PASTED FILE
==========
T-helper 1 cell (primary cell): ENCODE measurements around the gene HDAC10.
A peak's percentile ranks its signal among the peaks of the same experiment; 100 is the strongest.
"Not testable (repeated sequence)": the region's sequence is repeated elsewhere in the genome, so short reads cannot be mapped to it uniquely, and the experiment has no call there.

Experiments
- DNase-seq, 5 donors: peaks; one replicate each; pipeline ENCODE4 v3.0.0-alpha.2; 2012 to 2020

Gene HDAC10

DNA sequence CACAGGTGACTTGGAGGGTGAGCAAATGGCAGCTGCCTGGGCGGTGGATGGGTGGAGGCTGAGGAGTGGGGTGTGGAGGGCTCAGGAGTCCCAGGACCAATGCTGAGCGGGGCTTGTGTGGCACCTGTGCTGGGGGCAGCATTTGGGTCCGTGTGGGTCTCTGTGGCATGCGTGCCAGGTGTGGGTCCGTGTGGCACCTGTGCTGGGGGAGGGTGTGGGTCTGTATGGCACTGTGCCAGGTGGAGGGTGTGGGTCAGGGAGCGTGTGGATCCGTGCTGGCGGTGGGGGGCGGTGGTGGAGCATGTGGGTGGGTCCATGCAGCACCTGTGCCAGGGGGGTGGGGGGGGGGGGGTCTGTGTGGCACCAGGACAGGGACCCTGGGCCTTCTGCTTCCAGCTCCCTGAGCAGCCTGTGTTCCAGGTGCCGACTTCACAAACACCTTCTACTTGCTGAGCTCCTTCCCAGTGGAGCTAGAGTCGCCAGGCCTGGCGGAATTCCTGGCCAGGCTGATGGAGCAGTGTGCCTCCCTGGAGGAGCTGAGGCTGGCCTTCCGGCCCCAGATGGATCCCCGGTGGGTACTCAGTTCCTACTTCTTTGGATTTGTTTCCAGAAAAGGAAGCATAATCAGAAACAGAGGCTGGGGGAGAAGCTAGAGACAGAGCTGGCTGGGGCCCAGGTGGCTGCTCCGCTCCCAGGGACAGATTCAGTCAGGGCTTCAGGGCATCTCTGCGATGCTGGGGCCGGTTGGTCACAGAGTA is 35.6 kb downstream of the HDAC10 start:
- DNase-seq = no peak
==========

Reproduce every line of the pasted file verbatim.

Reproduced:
T-helper 1 cell (primary cell): ENCODE measurements around the gene HDAC10.
A peak's percentile ranks its signal among the peaks of the same experiment; 100 is the strongest.
"Not testable (repeated sequence)": the region's sequence is repeated elsewhere in the genome, so short reads cannot be mapped to it uniquely, and the experiment has no call there.

Experiments
- DNase-seq, 5 donors: peaks; one replicate each; pipeline ENCODE4 v3.0.0-alpha.2; 2012 to 2020

Gene HDAC10

DNA sequence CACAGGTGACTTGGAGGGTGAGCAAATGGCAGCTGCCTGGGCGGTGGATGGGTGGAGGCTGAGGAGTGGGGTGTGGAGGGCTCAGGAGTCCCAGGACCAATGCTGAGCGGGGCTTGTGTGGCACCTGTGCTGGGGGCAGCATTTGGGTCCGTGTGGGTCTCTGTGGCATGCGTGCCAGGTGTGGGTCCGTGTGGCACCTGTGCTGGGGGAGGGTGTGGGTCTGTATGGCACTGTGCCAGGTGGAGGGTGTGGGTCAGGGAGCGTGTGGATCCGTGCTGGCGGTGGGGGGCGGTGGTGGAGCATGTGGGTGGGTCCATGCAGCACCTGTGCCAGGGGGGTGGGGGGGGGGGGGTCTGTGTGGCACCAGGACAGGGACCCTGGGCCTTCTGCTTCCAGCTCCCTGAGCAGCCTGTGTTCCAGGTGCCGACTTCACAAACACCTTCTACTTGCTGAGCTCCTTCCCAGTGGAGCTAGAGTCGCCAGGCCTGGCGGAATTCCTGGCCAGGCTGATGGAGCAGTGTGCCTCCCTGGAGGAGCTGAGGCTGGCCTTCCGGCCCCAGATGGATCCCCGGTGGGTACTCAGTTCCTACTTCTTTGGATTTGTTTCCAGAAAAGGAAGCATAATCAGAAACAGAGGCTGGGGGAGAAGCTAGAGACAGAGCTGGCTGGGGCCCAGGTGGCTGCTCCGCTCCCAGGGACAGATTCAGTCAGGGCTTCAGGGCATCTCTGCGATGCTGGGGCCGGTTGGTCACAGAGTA is 35.6 kb downstream of the HDAC10 start:
- DNase-seq = no peak